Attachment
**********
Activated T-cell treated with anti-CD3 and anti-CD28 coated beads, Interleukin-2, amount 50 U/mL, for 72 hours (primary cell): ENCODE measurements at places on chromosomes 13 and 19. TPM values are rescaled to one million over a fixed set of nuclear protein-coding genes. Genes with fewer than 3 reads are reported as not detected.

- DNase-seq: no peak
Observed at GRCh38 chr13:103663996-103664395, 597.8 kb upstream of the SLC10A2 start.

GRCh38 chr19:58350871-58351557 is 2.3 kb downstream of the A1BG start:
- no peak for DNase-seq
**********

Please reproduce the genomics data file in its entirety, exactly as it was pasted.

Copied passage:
Activated T-cell treated with anti-CD3 and anti-CD28 coated beads, Interleukin-2, amount 50 U/mL, for 72 hours (primary cell): ENCODE measurements at places on chromosomes 13 and 19. TPM values are rescaled to one million over a fixed set of nuclear protein-coding genes. Genes with fewer than 3 reads are reported as not detected.

- DNase-seq: no peak
Observed at GRCh38 chr13:103663996-103664395, 597.8 kb upstream of the SLC10A2 start.

GRCh38 chr19:58350871-58351557 is 2.3 kb downstream of the A1BG start:
- no peak for DNase-seq